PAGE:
YR: Right. And clean, you know, like, for example, when I was a little kid I still remember my mom would say Do you want to light the candles tonight? I would say yeah. She would say, Go wash up. So that was like you have to be clean. Men didn't have to do that, the women did.
CZ: Did men light the candles?
YR: Yes, for example, my father used to light the candles because when his father died every Friday night he lit some, not all of them, some. My mom usually did that though. My brother, I remember when my brother doing it that I used to be excited about that and I used to light them all the time. I can't remember the prayer.
CZ: It's OK, it may come to you.
YR: But in the prayer you have to say the person, you have to speak of the person who died and the parents of the person who died, so it's not always a prayer.
CZ: You have to remember the names.
CZ: Did you say Bat-somebody or Ben-somebody?
CZ: That's a female. Bat, daughter of. That's cool. And then what did you do? You lit the candles...
YR: Yeah, we didn't do any more other prayers. We would actually have a lot of people over and have a nice dinner.
CZ: Did you have anything like Halla?
CZ: Special breads? What about wine?
CZ: Never, ever?
YR: No, we had wines. I don't ever remember having any special wines, no.
CZ: Do you ever remember drinking wine at all?
CZ: OK, so you never did it as a commemoration of a...
YR: We had wine for Passover, but that was basically it.
CZ: Oh, you did have wine. OK, well let's talk about Passover. Tell me what you remember.
YR: Passover was the most beautiful holiday in my mind, over all of those other holidays.
CZ: A lot of people think that, do you know that?
CZ: It's very joyous. Freedom.
YR: Because all the other holidays I thought you had to kind of suffer, like you don't eat, or you don't do certain things. And Passover is like, oh, you know. You don't eat bread but still, you know, you eat so many other different foods that we don't get to eat the rest of the year. Anyway, speaking of Passover, Passover was very, very important in my family. The house had to be clean, I mean the whole thing, the whole house. And then put the dishes away, clean the whole kitchen and we had stored some new dishes, OK, somewhere that were Passover dishes, we still have them, we brought them here. Passover dishes. They have certain paintings on them. And so we would bring those over and we had to use only Passover dishes for Passover for one week. And then we had certain foods obviously you wouldn't eat bread, you wouldn't even bring bread to the house. I mean kids wouldn't eat bread.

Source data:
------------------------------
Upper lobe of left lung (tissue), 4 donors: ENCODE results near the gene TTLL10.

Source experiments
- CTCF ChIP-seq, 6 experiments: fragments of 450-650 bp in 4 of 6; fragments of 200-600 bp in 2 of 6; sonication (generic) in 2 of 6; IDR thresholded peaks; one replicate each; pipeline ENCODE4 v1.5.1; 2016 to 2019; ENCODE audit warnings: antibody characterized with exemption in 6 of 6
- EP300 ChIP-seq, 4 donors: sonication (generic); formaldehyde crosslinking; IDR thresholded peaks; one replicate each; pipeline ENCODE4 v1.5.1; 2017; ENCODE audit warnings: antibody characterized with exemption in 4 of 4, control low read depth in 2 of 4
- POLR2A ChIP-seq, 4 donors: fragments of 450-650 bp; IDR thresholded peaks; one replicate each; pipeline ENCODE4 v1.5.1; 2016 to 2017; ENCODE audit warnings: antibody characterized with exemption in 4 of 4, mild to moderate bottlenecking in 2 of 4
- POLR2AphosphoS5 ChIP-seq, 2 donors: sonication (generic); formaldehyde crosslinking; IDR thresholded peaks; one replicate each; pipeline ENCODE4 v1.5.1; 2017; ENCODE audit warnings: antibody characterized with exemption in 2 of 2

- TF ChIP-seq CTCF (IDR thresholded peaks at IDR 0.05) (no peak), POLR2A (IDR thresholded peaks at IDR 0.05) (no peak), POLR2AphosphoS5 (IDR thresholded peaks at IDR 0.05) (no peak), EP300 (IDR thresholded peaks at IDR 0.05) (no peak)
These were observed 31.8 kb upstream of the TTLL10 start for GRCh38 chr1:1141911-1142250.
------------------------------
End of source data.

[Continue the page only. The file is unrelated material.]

CZ: Did you eat matzohs?
YR: Yes, matzohs, okay, long time ago when I was a kid we made, we had a [oven] in the house - I don't know if you know that - okay, it's a brick thing.
CZ: Oh, tandoori?
CZ: Like the Indians?
YR: Yes, tandor.
CZ: Tandoori oven.
YR: Yes, we have it in our yard. We have huge yard.
CZ: Big clay oven. Is that what it was, clay?
YR: Yes. So I guess it was clay. For some reason I thought it was made of dirt.
CZ: Well, somewhat similar, quite similar.
YR: OK, so anyway. We would make ourselves, we would make the matzoh.
CZ: You'd make it yourselves?
YR: Yeah, my mama would make, or my grandmother would make it when I was little, little kid but when I grew up, as I grew up my mom took over because my grandmother got sick and all that. And so, yes, we would make that.
CZ: Do you remember how she made it?
YR: No, not really. No. I always helped but I only helped to do the dough. I don't know. I never made dough myself. I never saw her making the dough but I help her to open it up and, it was very hard work.
CZ: Did you take a rolling pin?
YR: Yes, open it up and make it round.
CZ: You had round matzohs?
YR: Yes. We had big like this.
CZ: Wow, it's about 24 inches in diameter. Wow.
YR: Yes. And we would stick them in - I never did it myself but I was always watching, it was very exciting stuff - plus we always made bread in that tandoori, the other days because sometimes you wouldn't find bread in the store so we made homemade bread.
CZ: So what else did you have on Passover?
YR: Usually, boiled chicken and lots of different boiled vegetables, boiled eggs, hard, liquidy, my favorite part when I was a kid, the soft boiled egg. They were not exactly very soft, like you would have them for breakfast. They called them asoli. Which is like, they are not hard and they are not liquidy at the same time but they are in the middle. They would only make it for the Passover, they wouldn't make for any other...
CZ: Do you have any idea why?
YR: I have no idea.
CZ: Well eggs, of course, are birth, and so it's the freedom, the birth of freedom. If it's traditional. Could you use a Haggadah, a book, a traditional book?
YR: Yes. My grandfather used to read that.
CZ: And he just had the one. You didn't all have your own Haggadah?
YR: No, we didn't.
CZ: So did he tell the whole story.
YR: Yes, it was usually kind of boring because we didn't understand what he was talking about.
CZ: Was he speaking in Hebrew?
YR: No, not Hebrew. In Uzbekistan I don't think anybody spoke Hebrew. And those who read Hebrew very small percent of them understood what they read about.
CZ: Still true I think.
YR: And so it was hours and hours of reading and we were already falling asleep. It was a long reading process and we would sit, you know, the table was so beautiful, the food was there, the smells and all that. By the way, we didn't, like here they do the honey nut thing. We didn't do that there. We did apples with honey but we never did the honey nut thing. I don't know.
CZ: Apples with honey typically here that I know of are more traditional for Rosh Hashannah.
YR: Right. It's not like a traditional food that we would have.
CZ: So can you remember anything else. Did you [dip a finger in] the wine.
YR: We did the fork thing, yeah.